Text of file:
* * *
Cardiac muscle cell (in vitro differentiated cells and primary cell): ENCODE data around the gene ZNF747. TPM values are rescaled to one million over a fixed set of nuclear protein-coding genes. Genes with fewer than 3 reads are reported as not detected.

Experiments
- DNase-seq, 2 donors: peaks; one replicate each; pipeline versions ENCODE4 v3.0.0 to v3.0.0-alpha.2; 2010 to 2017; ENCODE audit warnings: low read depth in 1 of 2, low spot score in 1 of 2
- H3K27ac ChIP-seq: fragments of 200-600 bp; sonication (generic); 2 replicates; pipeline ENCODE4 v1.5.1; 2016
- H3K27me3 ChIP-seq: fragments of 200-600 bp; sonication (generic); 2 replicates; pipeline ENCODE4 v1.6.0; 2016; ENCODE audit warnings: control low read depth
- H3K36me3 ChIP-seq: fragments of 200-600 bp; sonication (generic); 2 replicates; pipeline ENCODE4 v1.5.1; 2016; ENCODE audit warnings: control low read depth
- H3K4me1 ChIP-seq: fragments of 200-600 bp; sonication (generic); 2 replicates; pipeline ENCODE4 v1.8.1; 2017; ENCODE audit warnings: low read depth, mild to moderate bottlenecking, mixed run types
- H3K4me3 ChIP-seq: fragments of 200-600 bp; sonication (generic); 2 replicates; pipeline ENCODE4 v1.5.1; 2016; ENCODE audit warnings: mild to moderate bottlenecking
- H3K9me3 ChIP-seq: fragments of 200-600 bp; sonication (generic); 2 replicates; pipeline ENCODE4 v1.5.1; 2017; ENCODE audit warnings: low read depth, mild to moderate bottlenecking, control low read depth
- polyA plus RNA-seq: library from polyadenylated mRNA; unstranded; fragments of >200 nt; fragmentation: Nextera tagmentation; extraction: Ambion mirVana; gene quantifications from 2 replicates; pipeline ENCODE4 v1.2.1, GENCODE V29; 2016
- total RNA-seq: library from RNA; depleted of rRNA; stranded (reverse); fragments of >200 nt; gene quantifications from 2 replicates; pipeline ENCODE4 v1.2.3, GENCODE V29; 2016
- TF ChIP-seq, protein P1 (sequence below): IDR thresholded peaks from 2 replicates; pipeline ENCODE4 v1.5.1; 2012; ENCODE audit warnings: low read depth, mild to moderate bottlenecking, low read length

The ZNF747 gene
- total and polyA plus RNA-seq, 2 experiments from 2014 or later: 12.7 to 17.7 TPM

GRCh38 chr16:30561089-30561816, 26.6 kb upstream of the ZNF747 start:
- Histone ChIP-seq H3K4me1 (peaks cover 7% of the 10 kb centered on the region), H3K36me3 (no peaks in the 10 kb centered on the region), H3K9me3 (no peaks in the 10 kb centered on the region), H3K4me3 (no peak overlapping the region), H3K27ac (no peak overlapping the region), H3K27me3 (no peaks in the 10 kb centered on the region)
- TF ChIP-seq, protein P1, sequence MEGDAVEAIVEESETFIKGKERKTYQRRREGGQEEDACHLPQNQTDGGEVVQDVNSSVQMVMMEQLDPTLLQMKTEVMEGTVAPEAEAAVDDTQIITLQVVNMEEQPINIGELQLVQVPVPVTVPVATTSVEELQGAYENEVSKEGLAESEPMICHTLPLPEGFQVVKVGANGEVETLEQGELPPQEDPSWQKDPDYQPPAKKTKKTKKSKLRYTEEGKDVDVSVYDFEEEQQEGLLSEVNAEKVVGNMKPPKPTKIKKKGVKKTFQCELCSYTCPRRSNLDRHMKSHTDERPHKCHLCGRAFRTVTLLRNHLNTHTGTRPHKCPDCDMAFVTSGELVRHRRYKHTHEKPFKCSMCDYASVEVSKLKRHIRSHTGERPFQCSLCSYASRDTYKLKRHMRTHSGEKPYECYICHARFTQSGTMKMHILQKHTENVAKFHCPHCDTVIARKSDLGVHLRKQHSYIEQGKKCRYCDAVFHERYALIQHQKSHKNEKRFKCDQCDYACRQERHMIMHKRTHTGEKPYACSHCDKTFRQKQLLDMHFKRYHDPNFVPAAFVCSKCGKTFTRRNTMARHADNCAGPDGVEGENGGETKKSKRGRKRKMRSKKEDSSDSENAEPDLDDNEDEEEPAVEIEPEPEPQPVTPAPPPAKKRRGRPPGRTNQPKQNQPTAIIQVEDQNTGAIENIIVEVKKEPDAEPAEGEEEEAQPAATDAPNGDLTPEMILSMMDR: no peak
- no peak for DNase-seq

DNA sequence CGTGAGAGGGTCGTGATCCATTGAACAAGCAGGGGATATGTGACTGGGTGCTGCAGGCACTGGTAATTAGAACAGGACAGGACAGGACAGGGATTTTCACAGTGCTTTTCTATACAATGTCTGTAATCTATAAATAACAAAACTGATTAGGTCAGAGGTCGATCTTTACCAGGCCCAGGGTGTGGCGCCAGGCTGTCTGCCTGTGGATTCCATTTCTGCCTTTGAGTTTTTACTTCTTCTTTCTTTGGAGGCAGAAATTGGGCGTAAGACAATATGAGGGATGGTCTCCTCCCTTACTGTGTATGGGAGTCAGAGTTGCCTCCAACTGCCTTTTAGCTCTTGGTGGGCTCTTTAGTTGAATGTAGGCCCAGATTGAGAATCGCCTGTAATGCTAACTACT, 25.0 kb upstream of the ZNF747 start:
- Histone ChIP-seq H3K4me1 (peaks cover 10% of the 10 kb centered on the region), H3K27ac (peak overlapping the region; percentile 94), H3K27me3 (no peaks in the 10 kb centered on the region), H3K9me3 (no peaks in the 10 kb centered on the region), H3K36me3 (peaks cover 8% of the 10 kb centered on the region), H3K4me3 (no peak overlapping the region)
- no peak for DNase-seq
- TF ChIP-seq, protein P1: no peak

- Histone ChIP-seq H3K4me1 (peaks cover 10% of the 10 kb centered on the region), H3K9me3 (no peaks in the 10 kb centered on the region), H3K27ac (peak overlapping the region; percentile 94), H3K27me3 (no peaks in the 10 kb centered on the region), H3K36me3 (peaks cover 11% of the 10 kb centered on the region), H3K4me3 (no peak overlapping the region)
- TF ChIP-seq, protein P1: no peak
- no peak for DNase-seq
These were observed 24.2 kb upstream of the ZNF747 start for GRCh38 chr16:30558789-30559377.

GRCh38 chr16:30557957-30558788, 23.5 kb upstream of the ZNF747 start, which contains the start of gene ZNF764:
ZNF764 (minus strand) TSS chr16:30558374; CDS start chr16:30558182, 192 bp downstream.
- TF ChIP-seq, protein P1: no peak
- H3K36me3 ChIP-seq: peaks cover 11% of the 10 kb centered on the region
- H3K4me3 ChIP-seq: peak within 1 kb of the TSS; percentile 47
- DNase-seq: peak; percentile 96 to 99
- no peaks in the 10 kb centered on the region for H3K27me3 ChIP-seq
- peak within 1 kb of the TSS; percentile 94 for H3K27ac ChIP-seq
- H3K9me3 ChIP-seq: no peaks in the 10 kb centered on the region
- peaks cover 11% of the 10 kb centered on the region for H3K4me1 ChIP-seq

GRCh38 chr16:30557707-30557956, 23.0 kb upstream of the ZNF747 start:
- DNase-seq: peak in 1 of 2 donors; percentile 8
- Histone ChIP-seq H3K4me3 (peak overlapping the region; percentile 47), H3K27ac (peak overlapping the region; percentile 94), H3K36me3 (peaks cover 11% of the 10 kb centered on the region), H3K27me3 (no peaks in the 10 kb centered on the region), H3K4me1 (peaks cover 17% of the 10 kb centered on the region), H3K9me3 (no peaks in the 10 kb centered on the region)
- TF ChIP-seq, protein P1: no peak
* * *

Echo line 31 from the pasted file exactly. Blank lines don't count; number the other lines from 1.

- H3K4me3 ChIP-seq: peak within 1 kb of the TSS; percentile 47